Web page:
From Alexandria Neason at Columbia Journalism Review on February 8, 2018:
Tom Tryniski does not lock his doors. He spends most days sitting in his living room in Fulton, New York, 30 miles northwest of Syracuse, in front of two jumbo computer monitors, looking something like a security guard, but friendlier. He appears young for 68 — skinny, with a head of white hair and an energetic demeanor. He wears a uniform of jeans and a slim-fitting T-shirt, but no coat in the chilly fall air. When we talk, he is almost always smirking.
There are few newspapers left in his community; the Fulton Patriot closed in 2010, and The (Oswego County) Valley News, is printed just twice weekly. And yet Tryniski’s living room is drowning in newsprint, home to millions of pages of newspapers from all over New York, and the country, and Canada, stretching back to the 19th century. Every day, he sits in front of his surveillance-style monitors, shoulders hunched forward, face burrowed into the blue glow of the screen, scanning newspapers from microfilm into his massive online repository, Fultonhistory.com.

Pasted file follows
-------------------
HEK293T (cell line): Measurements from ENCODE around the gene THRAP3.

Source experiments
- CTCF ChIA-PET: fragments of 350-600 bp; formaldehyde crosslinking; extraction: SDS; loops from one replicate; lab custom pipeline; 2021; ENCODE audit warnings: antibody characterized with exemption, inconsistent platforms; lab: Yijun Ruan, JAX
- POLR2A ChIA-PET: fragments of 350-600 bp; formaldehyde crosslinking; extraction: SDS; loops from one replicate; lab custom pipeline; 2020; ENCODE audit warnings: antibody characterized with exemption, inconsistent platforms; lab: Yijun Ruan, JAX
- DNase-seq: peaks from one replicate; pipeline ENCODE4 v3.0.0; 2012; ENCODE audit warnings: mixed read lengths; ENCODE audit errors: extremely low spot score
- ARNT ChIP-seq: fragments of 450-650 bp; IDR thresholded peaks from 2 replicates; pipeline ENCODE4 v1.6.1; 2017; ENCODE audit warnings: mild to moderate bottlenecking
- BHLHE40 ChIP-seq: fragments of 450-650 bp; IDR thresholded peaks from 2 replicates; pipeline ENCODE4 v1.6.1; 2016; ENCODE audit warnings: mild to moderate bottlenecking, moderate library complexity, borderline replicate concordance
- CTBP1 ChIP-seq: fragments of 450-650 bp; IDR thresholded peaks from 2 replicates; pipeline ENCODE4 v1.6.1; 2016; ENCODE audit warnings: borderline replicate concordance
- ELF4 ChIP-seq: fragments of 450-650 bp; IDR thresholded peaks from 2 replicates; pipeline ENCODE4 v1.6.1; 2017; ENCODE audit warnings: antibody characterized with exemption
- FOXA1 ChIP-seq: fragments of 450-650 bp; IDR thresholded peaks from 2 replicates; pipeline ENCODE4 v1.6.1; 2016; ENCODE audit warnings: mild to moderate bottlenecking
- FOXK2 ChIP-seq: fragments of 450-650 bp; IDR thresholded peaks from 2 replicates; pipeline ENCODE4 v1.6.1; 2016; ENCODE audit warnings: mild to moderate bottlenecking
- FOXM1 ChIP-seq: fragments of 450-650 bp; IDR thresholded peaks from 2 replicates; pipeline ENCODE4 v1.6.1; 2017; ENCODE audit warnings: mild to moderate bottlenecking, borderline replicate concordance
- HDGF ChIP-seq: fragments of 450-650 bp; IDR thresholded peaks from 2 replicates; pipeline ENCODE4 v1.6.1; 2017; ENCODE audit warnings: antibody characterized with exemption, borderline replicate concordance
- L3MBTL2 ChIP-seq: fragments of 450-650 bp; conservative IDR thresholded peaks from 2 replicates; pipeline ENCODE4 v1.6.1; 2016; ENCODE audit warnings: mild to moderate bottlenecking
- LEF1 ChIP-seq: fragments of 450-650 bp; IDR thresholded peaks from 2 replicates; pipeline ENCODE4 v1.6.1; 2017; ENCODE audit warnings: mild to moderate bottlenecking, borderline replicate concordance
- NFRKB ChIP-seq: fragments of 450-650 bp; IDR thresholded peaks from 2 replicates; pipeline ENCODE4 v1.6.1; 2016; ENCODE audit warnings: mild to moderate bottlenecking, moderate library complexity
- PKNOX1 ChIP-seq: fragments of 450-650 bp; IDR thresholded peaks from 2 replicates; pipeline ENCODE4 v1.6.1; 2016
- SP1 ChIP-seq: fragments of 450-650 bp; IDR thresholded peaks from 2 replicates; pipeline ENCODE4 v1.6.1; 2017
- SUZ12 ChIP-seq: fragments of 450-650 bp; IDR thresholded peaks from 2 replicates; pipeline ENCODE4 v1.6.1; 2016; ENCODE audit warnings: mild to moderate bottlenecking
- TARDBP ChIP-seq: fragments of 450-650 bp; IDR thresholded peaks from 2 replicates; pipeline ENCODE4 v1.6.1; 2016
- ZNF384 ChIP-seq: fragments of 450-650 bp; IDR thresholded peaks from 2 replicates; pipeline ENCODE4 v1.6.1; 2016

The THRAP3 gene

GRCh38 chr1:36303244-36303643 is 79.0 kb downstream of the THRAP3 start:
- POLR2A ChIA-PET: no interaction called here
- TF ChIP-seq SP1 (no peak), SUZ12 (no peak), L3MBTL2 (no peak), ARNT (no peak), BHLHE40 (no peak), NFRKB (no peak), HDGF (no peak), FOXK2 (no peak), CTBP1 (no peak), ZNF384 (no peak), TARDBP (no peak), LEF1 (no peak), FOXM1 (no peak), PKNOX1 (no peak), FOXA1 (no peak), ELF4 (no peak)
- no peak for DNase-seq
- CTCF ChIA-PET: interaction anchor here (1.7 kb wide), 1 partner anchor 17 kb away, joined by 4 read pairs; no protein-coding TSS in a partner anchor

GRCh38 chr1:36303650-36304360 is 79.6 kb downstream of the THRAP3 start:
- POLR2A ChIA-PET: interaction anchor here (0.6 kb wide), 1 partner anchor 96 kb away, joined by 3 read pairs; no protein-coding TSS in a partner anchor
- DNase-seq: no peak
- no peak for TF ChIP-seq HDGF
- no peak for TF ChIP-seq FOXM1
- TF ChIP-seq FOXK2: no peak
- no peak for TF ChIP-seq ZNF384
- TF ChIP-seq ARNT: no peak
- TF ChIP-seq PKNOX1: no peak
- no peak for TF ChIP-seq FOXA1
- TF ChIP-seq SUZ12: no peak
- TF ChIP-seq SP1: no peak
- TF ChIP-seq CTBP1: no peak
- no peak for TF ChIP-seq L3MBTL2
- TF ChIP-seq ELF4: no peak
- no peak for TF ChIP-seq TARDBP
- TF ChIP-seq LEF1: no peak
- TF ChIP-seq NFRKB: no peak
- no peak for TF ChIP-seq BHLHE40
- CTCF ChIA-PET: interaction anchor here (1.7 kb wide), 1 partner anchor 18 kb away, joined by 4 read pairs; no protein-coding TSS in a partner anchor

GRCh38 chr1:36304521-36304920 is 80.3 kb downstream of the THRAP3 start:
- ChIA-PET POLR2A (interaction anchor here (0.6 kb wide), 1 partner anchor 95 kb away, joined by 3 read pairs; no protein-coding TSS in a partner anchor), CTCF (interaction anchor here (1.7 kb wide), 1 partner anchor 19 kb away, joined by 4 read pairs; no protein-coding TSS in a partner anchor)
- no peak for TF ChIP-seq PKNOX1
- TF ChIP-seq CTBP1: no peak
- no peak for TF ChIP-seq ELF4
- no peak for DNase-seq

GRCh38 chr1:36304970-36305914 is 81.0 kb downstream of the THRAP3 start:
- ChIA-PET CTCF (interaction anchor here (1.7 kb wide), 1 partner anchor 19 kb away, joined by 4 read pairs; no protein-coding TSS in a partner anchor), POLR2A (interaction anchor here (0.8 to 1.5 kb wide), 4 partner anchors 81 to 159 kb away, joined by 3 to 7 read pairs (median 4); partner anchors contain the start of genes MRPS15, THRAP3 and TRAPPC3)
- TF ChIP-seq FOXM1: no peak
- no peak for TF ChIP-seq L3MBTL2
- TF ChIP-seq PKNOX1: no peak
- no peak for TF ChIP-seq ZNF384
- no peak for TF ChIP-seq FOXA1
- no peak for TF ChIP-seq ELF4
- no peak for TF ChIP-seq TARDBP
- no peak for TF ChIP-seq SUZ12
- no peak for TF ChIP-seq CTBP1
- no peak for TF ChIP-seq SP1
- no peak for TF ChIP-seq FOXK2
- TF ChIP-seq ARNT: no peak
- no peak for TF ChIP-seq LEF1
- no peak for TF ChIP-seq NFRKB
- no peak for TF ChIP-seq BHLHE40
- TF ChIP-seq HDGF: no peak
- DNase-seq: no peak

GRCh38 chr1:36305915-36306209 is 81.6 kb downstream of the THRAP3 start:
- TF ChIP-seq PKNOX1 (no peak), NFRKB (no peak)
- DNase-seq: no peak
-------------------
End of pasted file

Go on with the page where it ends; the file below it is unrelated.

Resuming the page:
Read the full article here: https://www.cjr.org/the_profile/tom-tryniski-fultonhistory.php
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Originally published: February 8, 2018. Last Updated: February 8, 2018.